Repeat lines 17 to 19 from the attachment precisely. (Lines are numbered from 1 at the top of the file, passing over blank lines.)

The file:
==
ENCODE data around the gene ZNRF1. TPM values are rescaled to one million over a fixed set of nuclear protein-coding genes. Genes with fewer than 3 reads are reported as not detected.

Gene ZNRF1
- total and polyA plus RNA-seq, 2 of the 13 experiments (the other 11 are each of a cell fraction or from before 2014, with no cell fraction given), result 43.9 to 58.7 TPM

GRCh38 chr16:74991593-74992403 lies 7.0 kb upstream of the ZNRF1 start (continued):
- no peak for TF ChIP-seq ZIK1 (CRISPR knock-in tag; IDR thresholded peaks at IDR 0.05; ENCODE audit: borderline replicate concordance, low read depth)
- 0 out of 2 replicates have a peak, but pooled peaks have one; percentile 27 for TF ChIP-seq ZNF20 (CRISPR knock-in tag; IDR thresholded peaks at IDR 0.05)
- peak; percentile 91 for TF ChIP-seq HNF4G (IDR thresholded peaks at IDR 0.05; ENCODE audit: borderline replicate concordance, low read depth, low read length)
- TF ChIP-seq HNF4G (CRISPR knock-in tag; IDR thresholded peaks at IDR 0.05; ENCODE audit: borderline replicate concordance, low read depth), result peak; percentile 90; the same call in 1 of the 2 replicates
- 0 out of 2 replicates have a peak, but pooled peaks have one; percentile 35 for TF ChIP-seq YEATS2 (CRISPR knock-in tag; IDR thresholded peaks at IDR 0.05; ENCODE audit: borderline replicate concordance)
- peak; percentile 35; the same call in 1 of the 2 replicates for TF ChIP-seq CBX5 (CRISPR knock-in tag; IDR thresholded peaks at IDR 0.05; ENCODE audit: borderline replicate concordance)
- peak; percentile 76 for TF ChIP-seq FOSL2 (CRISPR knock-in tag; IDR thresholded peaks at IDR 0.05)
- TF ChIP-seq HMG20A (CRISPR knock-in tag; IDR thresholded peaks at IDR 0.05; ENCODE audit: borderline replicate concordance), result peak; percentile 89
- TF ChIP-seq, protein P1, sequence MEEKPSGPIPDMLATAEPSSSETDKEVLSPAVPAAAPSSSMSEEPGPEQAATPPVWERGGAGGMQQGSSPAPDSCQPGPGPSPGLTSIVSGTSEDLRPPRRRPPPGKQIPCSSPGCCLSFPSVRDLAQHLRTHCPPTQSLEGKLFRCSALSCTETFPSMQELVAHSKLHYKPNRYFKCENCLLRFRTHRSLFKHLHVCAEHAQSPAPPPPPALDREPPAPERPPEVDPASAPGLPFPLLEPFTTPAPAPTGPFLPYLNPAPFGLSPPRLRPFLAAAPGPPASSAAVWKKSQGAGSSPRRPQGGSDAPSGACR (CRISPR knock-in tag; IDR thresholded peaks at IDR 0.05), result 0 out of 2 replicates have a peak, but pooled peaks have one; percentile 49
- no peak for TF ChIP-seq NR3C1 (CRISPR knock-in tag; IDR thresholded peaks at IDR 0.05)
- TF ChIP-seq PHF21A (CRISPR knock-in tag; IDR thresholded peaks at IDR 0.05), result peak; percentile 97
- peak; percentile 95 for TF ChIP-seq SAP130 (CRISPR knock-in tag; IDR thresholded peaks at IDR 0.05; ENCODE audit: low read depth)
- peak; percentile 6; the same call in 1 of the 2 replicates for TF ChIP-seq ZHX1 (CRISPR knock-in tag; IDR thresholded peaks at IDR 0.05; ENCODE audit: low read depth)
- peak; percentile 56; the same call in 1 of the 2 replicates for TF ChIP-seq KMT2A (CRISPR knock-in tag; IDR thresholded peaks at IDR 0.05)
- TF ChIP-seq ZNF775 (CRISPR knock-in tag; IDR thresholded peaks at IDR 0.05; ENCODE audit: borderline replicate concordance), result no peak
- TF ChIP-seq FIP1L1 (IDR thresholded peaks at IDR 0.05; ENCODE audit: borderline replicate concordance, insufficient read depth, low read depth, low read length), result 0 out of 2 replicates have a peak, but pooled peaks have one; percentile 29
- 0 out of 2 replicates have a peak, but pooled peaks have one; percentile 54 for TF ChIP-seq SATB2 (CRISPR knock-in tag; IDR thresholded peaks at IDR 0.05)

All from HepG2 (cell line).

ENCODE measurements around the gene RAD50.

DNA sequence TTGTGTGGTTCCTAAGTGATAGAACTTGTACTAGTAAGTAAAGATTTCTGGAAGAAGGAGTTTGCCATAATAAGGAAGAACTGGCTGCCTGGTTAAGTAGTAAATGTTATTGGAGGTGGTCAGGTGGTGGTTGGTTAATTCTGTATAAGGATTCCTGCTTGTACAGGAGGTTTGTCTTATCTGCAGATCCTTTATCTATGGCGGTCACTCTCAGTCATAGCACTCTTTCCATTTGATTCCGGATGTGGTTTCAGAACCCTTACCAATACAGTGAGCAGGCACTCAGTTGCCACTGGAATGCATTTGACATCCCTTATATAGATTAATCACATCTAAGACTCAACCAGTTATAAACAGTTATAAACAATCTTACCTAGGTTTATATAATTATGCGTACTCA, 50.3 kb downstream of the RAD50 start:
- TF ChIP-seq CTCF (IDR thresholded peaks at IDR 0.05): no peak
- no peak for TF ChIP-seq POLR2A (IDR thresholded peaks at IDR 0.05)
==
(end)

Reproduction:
- peak; percentile 6; the same call in 1 of the 2 replicates for TF ChIP-seq ZHX1 (CRISPR knock-in tag; IDR thresholded peaks at IDR 0.05; ENCODE audit: low read depth)
- peak; percentile 56; the same call in 1 of the 2 replicates for TF ChIP-seq KMT2A (CRISPR knock-in tag; IDR thresholded peaks at IDR 0.05)
- TF ChIP-seq ZNF775 (CRISPR knock-in tag; IDR thresholded peaks at IDR 0.05; ENCODE audit: borderline replicate concordance), result no peak